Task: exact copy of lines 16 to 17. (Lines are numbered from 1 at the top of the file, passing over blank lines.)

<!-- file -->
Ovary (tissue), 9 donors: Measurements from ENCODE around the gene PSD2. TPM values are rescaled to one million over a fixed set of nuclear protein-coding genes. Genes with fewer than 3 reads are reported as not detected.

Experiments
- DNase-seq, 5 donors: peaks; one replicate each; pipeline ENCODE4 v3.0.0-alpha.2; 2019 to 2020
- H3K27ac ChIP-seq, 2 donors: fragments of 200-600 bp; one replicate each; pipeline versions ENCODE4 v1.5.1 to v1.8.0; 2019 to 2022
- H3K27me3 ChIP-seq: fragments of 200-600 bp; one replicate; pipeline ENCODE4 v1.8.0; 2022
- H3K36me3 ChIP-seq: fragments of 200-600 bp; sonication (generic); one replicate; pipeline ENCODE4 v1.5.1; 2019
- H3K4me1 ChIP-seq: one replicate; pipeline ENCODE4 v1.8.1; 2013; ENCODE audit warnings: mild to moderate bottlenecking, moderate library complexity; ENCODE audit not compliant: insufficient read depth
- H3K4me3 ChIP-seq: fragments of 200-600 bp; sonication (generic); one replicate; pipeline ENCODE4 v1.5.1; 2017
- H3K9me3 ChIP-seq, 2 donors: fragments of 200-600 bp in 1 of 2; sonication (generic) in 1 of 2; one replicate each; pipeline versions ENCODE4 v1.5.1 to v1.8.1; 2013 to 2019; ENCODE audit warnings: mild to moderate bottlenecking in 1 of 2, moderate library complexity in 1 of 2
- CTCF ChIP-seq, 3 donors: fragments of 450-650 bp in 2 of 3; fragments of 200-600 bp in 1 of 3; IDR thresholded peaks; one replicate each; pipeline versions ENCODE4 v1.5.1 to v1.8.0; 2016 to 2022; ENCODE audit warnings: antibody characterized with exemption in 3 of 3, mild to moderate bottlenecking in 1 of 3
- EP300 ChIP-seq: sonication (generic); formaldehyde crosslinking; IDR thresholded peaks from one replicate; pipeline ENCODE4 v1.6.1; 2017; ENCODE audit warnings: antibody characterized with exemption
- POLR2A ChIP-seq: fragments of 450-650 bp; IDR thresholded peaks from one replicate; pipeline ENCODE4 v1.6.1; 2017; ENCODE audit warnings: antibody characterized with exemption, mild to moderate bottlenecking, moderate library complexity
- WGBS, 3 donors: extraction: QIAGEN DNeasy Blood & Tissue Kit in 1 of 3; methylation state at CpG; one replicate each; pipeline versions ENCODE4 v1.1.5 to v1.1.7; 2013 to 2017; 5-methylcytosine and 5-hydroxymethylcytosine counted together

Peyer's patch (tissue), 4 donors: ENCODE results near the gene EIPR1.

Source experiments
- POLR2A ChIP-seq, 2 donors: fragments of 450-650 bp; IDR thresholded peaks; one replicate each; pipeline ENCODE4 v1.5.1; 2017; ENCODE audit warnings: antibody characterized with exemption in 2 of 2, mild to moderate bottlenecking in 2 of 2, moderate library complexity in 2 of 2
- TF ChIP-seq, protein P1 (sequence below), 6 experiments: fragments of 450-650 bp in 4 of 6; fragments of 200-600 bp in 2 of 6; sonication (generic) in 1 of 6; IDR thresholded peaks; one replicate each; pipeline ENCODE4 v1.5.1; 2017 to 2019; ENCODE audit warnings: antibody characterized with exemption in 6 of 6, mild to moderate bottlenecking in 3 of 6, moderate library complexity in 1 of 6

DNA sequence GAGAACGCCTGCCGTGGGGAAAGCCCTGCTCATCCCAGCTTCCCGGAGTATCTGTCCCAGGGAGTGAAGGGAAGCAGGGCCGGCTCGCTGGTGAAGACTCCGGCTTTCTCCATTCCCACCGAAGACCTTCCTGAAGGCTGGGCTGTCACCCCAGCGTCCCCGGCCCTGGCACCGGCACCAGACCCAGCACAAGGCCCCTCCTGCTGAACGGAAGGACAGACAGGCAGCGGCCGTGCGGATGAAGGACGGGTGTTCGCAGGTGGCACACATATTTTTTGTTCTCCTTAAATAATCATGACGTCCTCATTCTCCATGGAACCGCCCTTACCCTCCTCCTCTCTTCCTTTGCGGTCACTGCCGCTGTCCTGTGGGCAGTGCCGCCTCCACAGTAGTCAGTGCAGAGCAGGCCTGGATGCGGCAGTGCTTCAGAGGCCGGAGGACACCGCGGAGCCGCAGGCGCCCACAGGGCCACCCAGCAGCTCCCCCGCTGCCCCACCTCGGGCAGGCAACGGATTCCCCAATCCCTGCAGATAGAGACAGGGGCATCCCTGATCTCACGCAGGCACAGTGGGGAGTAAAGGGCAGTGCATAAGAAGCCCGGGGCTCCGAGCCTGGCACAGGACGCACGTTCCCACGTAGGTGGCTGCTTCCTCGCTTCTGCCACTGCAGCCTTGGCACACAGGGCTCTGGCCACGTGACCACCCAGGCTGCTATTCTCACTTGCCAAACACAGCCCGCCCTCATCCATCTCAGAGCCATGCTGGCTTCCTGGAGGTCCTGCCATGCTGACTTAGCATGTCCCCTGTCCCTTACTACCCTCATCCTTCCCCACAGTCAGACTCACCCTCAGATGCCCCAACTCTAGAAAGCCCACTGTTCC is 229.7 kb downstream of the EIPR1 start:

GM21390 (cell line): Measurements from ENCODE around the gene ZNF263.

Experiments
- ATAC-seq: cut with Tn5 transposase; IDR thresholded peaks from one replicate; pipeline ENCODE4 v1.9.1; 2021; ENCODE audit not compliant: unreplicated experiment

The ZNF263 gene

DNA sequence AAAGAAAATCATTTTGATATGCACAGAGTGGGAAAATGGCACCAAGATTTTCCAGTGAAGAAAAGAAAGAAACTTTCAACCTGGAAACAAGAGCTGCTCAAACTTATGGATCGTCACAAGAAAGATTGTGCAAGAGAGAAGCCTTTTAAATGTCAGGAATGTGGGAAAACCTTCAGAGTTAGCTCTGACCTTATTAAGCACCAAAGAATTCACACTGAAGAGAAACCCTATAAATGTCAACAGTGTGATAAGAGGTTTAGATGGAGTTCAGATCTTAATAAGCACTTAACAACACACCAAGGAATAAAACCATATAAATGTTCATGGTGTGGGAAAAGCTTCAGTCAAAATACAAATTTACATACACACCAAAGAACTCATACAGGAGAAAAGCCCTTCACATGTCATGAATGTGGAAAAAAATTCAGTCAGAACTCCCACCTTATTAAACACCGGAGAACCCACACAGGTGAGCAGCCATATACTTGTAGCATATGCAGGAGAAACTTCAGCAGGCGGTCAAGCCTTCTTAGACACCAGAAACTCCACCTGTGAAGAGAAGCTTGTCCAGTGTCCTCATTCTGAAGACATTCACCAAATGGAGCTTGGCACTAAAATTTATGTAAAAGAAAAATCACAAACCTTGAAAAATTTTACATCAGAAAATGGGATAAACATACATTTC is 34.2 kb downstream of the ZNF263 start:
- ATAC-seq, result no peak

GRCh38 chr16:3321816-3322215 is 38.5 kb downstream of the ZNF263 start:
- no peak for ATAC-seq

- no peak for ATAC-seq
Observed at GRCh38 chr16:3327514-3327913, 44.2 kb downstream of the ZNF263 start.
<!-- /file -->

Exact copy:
- POLR2A ChIP-seq, 2 donors: fragments of 450-650 bp; IDR thresholded peaks; one replicate each; pipeline ENCODE4 v1.5.1; 2017; ENCODE audit warnings: antibody characterized with exemption in 2 of 2, mild to moderate bottlenecking in 2 of 2, moderate library complexity in 2 of 2
- TF ChIP-seq, protein P1 (sequence below), 6 experiments: fragments of 450-650 bp in 4 of 6; fragments of 200-600 bp in 2 of 6; sonication (generic) in 1 of 6; IDR thresholded peaks; one replicate each; pipeline ENCODE4 v1.5.1; 2017 to 2019; ENCODE audit warnings: antibody characterized with exemption in 6 of 6, mild to moderate bottlenecking in 3 of 6, moderate library complexity in 1 of 6